Objective: Explore the connections between objectives and potential activities and between the activities themselves.
The objectives of linkage analysis are: to identify where potential activities have strong positive relationships to objectives and other activities (can create a synergy), or to have strong negative relations (can create a conflict) between objectives and other activities. This allows the team to see which activities should be connected in location and/ or timing.
This can be carried out in 2-3 hours, depending on the complexity.
- To explore the connections between potential activities already proposed or developed during brainstorming
- To ensure the developing strategy keeps focussed on objectives
The planning team will be responsible to organise, if possible using a neutral moderator. It is good to work on this with participation of the same people involved in other major steps of the process i.e. technical departments, infrastructure organizations, residents’ representatives – according the nature of the potential activities.
The team involved in developing the alternative strategies.
The tool is used together with the mapping of potential activities. This allows location based linkages to be seen.
The preparation of the linkage analysis has the following steps:
Step 1: Locate any of the potential activities identified on a map that covers the city at scale sufficient to be able to locate sites but still cover the whole city.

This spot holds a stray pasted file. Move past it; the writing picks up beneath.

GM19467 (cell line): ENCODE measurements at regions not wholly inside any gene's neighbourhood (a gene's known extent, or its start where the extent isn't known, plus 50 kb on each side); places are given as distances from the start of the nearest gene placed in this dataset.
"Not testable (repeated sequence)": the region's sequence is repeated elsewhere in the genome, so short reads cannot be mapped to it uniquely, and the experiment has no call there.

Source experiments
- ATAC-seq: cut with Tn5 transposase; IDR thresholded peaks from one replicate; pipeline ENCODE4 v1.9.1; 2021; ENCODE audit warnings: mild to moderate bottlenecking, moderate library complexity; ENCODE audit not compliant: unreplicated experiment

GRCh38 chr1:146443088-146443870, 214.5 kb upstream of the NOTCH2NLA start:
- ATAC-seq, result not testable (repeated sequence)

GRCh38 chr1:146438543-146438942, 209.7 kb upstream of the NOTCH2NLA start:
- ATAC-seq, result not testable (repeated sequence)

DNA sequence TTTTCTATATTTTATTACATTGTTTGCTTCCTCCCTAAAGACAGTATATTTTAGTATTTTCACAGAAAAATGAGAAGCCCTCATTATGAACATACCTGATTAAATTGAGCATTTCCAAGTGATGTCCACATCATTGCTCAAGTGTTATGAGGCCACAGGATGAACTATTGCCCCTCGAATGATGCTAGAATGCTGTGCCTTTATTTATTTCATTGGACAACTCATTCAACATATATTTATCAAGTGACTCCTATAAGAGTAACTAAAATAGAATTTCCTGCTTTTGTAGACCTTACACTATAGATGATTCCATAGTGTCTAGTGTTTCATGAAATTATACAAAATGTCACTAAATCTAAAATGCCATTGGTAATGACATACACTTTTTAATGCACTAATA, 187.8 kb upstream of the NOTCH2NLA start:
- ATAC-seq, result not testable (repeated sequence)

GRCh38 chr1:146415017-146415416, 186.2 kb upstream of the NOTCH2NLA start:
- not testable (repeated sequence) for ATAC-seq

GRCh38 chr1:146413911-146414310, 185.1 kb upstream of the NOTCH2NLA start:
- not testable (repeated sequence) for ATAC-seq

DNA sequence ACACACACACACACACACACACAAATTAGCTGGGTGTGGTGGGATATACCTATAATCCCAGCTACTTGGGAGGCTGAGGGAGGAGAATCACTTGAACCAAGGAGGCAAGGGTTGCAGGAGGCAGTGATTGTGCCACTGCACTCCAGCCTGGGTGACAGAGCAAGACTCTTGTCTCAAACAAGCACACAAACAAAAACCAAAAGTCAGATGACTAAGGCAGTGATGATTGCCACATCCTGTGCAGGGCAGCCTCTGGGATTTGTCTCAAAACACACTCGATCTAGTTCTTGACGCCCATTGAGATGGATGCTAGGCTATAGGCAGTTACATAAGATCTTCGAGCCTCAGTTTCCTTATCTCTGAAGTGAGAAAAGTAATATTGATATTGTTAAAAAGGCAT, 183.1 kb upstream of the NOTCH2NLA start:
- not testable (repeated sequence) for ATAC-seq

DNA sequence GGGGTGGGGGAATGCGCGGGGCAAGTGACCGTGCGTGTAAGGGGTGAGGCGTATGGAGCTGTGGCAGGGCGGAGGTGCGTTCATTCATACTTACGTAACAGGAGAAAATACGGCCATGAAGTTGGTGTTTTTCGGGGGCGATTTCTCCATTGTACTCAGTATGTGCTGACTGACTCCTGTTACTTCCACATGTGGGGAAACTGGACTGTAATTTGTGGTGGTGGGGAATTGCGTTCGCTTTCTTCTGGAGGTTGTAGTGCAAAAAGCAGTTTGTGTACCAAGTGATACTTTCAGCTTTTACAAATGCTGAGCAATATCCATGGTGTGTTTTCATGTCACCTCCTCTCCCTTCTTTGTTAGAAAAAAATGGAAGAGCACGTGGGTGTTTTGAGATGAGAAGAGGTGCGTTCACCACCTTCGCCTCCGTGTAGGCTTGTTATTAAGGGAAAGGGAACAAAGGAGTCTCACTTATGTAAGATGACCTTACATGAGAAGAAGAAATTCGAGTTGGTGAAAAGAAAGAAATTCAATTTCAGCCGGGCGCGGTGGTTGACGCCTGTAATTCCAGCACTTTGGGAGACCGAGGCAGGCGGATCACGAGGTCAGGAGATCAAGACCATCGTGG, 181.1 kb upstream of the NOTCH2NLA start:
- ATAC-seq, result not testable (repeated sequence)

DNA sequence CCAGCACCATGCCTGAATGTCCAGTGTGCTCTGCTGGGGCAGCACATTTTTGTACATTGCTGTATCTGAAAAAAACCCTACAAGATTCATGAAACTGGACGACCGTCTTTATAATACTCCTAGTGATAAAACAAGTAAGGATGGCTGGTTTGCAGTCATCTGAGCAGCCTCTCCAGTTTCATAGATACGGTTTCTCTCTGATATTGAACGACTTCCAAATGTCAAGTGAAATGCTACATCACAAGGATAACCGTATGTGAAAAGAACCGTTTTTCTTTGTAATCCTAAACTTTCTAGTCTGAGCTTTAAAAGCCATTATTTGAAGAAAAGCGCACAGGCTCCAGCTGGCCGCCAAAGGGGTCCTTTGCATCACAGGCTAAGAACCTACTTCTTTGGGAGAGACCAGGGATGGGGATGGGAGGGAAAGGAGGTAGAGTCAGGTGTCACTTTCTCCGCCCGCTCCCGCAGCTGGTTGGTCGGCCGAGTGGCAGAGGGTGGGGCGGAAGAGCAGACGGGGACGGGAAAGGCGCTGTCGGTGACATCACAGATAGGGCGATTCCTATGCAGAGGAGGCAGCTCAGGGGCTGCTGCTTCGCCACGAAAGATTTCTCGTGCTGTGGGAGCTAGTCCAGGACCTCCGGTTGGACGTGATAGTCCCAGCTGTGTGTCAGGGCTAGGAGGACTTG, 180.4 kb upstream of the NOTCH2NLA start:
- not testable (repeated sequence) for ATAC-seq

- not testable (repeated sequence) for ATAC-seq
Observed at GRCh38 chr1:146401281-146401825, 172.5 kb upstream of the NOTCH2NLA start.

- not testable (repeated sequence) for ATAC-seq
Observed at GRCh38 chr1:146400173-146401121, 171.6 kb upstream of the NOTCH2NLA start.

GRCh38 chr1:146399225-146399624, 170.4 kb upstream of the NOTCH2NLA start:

Step 2: Using figure 1 below as a guide make a wall chart.
List the main activities that have been identified down the left hand side (row headers), and along the top (column headers).
List the main objectives of the strategic plan – but only on the left hand side.
Blank out the connection boxes where the same items connect.
Step 3: For each pair of connections in each box mark the relationship as follows:
Positive relationship: where one project helps another (is compatible with) or supports the other: strong: ++, slightly: +
Negative relationship: where one project interferes (is not compatible) with the other: strong: –, low: -.
Neutral relationship: mark with 0
Step 4: For each pair where there is a strong relationship write a short note (see worksheet) indicating how benefits could be obtained or problems minimized. Examples could include integrated spatial planning, coordination of organization, link with taxation, coordinated timing.
Step 5: Rate each of the activities against the objectives.
The result is identified groupings of activities which will help with the formulation of alternative strategies.
- Introduces the spatial dimension
- Helps the team explore potential synergies
- Helps avoid conflicting activities
- Keeps a focus on objectives
- Relatively quick- takes half a day
- An additional step, but one normally worth while
This material was developed originally by IHS and DPU. It is included in the draft guidelines for sustainable urban development prepared for the European Commission
Generally accessible documents:
European Commission (2002) Towards sustainable urban development : a strategic approach, (Consultative guidelines for urban development co-operation), Brussels, European Commission.